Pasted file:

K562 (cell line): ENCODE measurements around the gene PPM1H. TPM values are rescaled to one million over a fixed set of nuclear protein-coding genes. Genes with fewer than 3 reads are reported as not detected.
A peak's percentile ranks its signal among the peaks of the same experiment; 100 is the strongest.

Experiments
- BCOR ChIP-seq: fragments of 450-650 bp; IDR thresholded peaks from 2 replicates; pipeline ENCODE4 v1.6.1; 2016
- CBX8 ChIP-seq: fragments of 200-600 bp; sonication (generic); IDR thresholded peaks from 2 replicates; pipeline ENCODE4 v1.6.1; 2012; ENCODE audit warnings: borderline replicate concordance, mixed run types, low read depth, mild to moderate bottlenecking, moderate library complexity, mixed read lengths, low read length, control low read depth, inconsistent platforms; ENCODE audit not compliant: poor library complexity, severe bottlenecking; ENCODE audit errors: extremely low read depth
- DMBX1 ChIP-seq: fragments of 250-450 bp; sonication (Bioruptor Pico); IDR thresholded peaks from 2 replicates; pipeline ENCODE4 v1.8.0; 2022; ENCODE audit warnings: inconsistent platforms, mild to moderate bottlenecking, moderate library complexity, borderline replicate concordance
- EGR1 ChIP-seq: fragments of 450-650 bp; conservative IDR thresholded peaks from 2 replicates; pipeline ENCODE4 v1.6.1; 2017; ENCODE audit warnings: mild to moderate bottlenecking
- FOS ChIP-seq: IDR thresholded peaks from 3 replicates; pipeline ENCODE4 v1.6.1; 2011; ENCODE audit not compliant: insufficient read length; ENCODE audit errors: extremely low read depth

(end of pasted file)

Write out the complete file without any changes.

K562 (cell line): ENCODE measurements around the gene PPM1H. TPM values are rescaled to one million over a fixed set of nuclear protein-coding genes. Genes with fewer than 3 reads are reported as not detected.
A peak's percentile ranks its signal among the peaks of the same experiment; 100 is the strongest.

Experiments
- BCOR ChIP-seq: fragments of 450-650 bp; IDR thresholded peaks from 2 replicates; pipeline ENCODE4 v1.6.1; 2016
- CBX8 ChIP-seq: fragments of 200-600 bp; sonication (generic); IDR thresholded peaks from 2 replicates; pipeline ENCODE4 v1.6.1; 2012; ENCODE audit warnings: borderline replicate concordance, mixed run types, low read depth, mild to moderate bottlenecking, moderate library complexity, mixed read lengths, low read length, control low read depth, inconsistent platforms; ENCODE audit not compliant: poor library complexity, severe bottlenecking; ENCODE audit errors: extremely low read depth
- DMBX1 ChIP-seq: fragments of 250-450 bp; sonication (Bioruptor Pico); IDR thresholded peaks from 2 replicates; pipeline ENCODE4 v1.8.0; 2022; ENCODE audit warnings: inconsistent platforms, mild to moderate bottlenecking, moderate library complexity, borderline replicate concordance
- EGR1 ChIP-seq: fragments of 450-650 bp; conservative IDR thresholded peaks from 2 replicates; pipeline ENCODE4 v1.6.1; 2017; ENCODE audit warnings: mild to moderate bottlenecking
- FOS ChIP-seq: IDR thresholded peaks from 3 replicates; pipeline ENCODE4 v1.6.1; 2011; ENCODE audit not compliant: insufficient read length; ENCODE audit errors: extremely low read depth